Uncut Gems: BRWC LFF Review
Fresh from the success of the terrific Heaven Knows What and the wonderfully absorbing Good Time, the Safdie Brothers’ latest film is a roller-coaster of thrills from start to finish, proving themselves once again to be true masters of suspense cinema, capable of unnerving any audience.
In Uncut Gems, Adam Sandler plays a jewellery dealer with a mountain of debts, facing a race against time for his life, in a New York-based crime thriller that carries a level of grit not seen in Hollywood for many years. It has a particularly authentic feel to it, thanks in large part to the raw and chaotic style that the Safdie Brothers have now perfected.
This is an absolute masterclass in tense, pulse-racing cinema, designed to discomfort the viewer in the best way imaginable. It’s genuinely edge-of-your-seat stuff, and the erratic nature of it all is at once unsafe, unnerving and unpredictable.
In amongst the thrills are plenty of legitimate laughs, in what could only be considered a black comedy in the strongest possible sense. It’s certainly not for everyone, carrying with it the potential of being either your favourite film of the year or your least favourite, but those who find themselves wrapped up in it will find it impossible to forget.
Of course, the main talking point with this film is that of the terrific central performance from Adam Sandler, who proves once again that, when given strong material, he is an extremely capable dramatic actor. Much like Punch-Drunk Love and The Meyerowitz Stories, the range in his performance is admirable, and much credit must go to the Safdie Brothers for their work with actors, as we saw with Robert Pattinson’s career-defining turn in Good Time.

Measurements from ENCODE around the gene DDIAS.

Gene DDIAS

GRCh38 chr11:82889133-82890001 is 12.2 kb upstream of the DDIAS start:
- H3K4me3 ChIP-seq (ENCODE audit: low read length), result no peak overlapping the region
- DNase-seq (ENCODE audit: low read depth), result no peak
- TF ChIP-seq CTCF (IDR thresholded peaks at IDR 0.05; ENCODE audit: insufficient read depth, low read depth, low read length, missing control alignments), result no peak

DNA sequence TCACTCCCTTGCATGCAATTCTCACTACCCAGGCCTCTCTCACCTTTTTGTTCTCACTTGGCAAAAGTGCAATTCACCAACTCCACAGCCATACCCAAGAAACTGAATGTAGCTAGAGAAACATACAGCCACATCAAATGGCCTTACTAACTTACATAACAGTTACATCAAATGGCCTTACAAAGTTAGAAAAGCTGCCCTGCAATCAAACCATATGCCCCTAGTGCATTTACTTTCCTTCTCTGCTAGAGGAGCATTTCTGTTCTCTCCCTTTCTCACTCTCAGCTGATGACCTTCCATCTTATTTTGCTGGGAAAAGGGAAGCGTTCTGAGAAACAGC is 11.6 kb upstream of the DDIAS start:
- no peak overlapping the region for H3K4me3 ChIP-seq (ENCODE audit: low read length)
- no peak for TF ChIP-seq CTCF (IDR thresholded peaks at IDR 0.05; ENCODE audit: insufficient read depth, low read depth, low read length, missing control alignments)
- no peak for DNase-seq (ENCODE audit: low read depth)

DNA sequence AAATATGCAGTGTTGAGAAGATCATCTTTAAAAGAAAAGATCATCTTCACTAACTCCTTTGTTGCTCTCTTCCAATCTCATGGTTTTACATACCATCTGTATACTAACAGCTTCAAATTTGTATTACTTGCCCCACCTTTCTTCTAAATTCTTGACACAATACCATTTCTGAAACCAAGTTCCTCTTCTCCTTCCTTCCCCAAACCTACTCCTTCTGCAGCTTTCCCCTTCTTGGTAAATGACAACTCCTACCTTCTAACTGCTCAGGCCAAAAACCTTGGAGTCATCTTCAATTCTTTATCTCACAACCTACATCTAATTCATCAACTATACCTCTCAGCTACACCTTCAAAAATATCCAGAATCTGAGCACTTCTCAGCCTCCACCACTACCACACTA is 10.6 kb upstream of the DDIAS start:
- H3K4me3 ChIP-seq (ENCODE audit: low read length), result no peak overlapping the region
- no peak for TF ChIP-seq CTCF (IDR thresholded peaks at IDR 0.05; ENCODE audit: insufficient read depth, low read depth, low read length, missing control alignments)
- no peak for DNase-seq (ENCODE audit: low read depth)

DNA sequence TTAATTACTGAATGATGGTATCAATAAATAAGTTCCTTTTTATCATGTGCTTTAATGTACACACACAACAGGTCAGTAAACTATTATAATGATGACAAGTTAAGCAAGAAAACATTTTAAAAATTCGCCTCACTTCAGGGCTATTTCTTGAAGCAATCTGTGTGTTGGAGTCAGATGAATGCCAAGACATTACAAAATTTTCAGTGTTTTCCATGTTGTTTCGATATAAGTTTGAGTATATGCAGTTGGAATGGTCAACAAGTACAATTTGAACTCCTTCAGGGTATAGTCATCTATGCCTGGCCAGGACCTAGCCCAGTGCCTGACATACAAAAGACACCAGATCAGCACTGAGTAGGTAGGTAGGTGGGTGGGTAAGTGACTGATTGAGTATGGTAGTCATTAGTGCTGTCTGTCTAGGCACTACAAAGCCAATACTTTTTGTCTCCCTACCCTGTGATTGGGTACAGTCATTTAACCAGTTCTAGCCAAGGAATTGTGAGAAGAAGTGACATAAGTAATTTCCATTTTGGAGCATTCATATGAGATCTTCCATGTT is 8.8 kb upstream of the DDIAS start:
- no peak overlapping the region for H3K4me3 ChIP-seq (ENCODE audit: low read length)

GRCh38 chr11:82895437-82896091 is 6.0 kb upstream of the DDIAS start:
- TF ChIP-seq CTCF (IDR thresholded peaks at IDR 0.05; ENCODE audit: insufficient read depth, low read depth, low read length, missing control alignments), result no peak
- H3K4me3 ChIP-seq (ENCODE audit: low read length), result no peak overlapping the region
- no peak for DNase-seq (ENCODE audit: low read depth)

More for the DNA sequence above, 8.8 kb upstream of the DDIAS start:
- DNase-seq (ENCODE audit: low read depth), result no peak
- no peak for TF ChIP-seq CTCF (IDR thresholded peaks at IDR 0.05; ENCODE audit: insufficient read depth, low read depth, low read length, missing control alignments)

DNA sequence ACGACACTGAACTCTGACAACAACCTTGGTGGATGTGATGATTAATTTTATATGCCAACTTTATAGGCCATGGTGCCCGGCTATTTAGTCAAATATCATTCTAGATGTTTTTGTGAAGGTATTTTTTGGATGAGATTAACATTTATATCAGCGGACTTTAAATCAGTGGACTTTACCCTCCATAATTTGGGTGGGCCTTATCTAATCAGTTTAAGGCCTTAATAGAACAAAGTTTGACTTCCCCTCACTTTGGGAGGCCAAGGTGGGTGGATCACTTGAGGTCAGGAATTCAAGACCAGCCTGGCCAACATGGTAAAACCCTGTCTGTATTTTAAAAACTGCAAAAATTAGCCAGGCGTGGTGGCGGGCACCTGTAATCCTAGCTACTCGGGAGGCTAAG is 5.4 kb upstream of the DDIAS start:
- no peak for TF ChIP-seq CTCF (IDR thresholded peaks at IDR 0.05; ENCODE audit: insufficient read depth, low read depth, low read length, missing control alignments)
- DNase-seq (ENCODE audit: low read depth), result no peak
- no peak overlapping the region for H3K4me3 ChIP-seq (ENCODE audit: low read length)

Adam Sandler is a difficult man for film lovers to like. In many ways, the films he makes and the way he conducts those productions represents the very worst of Hollywood and just how shallow mainstream cinema has become, but its testament to his performance that these preconceived opinions are largely forgotten after about three minutes, with films like Grown Ups and Jack and Jill a distant memory. He is outstanding in this film, in a role that utilises both his dramatic and comedic talents, and that’s really all that matters.
Uncut Gems is utterly relentless from start to finish; a true force of nature that is excruciating to sit through yet impossible to look away from. Its provocative style will prove no doubt to be divisive, but those who engage with it will be rewarded with one of the most high-pressure, adrenaline-fueled American films in years.
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